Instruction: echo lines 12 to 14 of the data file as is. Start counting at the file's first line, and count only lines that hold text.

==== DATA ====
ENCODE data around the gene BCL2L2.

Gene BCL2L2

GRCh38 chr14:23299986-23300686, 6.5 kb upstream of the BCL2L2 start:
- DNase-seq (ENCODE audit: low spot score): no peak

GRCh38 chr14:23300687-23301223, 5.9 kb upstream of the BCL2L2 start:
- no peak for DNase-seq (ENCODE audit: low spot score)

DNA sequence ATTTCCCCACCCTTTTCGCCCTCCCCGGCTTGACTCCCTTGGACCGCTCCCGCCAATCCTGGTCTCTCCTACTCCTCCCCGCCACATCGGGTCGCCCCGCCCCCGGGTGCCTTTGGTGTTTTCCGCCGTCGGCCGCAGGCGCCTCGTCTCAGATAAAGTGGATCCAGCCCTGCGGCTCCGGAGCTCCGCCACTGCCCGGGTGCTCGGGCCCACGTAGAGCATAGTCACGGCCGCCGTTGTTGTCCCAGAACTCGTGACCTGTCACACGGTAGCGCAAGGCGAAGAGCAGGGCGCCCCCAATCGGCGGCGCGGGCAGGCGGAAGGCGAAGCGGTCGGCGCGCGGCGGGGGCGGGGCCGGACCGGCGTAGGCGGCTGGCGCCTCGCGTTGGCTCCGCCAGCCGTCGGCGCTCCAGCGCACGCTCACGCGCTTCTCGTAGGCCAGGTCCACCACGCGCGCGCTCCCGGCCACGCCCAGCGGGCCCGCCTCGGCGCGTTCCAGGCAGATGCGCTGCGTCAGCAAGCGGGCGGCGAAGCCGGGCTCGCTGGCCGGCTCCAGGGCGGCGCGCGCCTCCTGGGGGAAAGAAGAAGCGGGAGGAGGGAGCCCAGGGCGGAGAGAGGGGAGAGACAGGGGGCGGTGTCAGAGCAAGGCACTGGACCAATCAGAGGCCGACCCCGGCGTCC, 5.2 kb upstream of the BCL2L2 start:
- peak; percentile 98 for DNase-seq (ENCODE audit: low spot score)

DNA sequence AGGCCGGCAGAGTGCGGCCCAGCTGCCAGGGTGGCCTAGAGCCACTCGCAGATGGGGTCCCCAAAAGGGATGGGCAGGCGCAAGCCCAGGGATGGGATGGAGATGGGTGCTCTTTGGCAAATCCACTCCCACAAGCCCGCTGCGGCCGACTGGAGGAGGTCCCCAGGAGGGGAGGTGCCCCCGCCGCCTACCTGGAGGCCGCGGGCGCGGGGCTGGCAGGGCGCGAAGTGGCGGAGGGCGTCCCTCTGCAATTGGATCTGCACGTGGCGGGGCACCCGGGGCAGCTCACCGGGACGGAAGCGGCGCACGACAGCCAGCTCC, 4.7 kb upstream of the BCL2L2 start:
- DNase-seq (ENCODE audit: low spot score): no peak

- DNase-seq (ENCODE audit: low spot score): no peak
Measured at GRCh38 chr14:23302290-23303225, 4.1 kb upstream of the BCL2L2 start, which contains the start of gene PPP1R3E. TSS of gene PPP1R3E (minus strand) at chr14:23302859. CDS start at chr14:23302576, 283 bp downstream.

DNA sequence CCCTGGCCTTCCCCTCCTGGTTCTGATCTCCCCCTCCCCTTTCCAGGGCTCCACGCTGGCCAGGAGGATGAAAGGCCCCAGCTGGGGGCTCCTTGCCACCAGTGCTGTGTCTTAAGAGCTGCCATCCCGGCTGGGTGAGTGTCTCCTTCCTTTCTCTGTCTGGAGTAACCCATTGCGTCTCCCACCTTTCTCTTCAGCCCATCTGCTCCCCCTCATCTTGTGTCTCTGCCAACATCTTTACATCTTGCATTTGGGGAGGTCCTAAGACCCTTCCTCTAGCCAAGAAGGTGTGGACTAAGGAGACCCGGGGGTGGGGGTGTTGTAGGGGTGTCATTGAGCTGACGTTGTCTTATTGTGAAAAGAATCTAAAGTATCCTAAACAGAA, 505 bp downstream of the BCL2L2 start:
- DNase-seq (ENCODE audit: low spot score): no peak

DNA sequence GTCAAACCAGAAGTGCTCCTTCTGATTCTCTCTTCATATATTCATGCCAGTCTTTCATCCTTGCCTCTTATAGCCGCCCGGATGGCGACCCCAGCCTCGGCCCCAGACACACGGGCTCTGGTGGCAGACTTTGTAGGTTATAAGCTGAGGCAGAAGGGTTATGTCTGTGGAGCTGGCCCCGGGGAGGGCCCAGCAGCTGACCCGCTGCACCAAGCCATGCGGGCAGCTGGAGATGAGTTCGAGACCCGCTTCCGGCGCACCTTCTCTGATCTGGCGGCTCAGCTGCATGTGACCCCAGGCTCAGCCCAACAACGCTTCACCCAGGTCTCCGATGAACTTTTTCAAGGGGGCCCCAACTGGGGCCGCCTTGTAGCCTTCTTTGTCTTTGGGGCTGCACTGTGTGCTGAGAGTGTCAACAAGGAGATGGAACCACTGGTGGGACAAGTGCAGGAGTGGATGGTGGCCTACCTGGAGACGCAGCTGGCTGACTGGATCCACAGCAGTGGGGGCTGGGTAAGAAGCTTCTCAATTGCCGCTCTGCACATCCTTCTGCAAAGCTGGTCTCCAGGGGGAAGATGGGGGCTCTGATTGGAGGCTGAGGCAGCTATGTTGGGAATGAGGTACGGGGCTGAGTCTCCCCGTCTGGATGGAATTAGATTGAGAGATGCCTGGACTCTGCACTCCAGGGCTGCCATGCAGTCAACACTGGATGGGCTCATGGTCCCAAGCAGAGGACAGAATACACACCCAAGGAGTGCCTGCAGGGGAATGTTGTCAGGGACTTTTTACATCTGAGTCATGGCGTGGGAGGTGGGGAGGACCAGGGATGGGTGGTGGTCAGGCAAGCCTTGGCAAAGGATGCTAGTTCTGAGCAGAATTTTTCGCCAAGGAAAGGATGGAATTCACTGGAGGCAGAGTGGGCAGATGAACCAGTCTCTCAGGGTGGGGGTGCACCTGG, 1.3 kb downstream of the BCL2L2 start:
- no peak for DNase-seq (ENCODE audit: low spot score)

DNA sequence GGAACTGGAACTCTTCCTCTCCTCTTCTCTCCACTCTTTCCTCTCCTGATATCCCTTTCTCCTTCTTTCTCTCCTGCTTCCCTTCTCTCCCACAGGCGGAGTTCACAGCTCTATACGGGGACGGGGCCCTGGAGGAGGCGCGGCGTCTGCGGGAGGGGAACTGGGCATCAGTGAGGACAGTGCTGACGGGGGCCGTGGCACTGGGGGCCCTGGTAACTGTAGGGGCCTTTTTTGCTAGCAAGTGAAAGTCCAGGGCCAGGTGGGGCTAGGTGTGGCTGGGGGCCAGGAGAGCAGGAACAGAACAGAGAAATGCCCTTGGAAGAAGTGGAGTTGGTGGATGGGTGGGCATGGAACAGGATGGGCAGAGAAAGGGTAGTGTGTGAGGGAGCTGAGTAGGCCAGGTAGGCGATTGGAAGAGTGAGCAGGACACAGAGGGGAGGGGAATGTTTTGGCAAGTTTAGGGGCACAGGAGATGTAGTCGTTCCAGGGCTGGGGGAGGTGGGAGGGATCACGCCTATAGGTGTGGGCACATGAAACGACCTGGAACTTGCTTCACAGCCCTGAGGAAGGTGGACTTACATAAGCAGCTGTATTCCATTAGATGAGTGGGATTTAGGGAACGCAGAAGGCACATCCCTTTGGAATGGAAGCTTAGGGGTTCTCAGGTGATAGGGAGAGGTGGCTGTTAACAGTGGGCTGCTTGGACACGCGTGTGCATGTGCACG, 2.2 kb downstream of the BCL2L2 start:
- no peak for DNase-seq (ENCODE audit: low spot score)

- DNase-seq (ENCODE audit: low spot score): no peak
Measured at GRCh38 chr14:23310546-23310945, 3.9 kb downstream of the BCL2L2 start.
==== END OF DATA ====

Measured at GRCh38 chr14:23302290-23303225, 4.1 kb upstream of the BCL2L2 start, which contains the start of gene PPP1R3E. TSS of gene PPP1R3E (minus strand) at chr14:23302859. CDS start at chr14:23302576, 283 bp downstream.

DNA sequence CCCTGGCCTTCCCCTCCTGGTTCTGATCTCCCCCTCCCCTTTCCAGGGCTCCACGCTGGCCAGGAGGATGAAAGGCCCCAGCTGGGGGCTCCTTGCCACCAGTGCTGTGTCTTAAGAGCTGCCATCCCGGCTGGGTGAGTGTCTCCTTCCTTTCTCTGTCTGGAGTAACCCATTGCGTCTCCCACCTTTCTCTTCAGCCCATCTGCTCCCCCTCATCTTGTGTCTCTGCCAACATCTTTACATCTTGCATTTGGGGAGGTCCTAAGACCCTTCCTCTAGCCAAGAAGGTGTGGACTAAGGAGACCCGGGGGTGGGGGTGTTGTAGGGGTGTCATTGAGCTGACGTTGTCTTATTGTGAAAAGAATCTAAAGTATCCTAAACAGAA, 505 bp downstream of the BCL2L2 start:
- DNase-seq (ENCODE audit: low spot score): no peak